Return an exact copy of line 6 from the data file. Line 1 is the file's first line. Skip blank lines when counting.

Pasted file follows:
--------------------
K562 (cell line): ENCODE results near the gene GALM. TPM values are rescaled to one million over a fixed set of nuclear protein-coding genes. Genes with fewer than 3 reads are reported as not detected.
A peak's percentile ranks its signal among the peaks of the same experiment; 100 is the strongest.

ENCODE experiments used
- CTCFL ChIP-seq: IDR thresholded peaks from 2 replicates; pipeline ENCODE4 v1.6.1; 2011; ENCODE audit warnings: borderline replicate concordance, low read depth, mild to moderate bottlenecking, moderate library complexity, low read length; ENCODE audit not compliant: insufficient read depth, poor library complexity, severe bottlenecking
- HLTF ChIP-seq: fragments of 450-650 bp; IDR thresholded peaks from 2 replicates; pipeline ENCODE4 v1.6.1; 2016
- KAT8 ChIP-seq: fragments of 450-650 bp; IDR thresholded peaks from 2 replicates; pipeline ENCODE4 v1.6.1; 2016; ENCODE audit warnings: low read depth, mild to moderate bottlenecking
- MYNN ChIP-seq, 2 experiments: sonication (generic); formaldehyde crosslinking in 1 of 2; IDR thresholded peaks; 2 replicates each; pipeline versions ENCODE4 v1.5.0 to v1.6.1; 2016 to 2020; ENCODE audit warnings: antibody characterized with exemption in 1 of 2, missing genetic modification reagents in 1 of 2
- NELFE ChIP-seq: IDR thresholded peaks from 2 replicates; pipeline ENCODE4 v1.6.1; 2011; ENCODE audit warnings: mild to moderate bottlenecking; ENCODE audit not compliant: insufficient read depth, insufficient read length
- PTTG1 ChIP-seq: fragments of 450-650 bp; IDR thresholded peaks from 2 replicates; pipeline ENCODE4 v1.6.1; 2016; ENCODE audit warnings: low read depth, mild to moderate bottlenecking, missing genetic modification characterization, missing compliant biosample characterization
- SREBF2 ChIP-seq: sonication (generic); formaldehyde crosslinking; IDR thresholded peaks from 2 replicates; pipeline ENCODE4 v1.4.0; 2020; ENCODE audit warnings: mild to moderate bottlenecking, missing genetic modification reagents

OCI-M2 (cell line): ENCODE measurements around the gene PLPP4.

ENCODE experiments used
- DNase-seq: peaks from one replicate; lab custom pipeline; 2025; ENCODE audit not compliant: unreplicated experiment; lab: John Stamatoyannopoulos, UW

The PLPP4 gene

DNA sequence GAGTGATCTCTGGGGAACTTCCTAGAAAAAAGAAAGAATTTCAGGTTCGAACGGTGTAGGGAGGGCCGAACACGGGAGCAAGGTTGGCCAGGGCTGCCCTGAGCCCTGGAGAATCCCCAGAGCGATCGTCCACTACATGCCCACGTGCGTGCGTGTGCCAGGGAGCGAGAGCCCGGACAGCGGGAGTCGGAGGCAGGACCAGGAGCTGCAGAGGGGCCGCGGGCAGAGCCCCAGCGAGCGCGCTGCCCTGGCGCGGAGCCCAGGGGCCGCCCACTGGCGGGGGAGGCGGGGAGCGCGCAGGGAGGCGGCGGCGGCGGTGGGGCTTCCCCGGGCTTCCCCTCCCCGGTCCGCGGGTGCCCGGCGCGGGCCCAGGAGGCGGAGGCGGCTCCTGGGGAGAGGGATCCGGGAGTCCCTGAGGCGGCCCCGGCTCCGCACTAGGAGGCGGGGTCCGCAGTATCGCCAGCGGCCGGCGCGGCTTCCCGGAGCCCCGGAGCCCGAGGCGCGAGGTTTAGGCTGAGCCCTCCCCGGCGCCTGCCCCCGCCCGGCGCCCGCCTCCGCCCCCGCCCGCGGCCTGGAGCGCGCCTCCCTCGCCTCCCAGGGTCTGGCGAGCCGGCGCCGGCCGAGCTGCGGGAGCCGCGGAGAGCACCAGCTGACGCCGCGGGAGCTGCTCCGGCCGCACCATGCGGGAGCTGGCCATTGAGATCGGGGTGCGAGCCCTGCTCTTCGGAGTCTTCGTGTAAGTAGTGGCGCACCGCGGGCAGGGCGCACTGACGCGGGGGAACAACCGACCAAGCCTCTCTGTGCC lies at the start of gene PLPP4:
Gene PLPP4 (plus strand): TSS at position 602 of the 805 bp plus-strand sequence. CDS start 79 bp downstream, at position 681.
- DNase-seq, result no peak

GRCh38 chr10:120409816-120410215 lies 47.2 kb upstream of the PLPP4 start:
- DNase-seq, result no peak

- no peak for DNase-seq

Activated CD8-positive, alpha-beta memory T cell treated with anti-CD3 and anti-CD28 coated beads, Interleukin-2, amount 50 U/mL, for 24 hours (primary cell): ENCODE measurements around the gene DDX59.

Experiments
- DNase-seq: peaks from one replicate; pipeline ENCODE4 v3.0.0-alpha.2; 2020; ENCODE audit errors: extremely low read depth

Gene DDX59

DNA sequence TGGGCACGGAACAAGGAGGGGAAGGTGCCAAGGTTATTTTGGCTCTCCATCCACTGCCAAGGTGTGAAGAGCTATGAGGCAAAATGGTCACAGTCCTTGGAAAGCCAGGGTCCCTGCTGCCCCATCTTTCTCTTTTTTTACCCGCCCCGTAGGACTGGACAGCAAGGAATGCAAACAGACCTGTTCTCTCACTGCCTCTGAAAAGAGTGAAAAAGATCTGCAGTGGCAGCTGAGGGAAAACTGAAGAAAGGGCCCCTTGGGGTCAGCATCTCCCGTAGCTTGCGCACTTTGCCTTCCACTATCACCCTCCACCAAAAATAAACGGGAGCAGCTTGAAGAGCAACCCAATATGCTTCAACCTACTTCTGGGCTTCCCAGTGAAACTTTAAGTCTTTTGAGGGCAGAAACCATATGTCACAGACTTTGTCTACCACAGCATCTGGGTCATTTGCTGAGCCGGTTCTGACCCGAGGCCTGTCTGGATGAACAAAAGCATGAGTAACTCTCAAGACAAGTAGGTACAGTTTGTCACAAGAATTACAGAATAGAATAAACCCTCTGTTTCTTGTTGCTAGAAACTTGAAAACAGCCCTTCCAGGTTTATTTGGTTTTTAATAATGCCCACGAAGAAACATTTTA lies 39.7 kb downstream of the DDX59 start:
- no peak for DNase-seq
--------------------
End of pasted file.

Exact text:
- KAT8 ChIP-seq: fragments of 450-650 bp; IDR thresholded peaks from 2 replicates; pipeline ENCODE4 v1.6.1; 2016; ENCODE audit warnings: low read depth, mild to moderate bottlenecking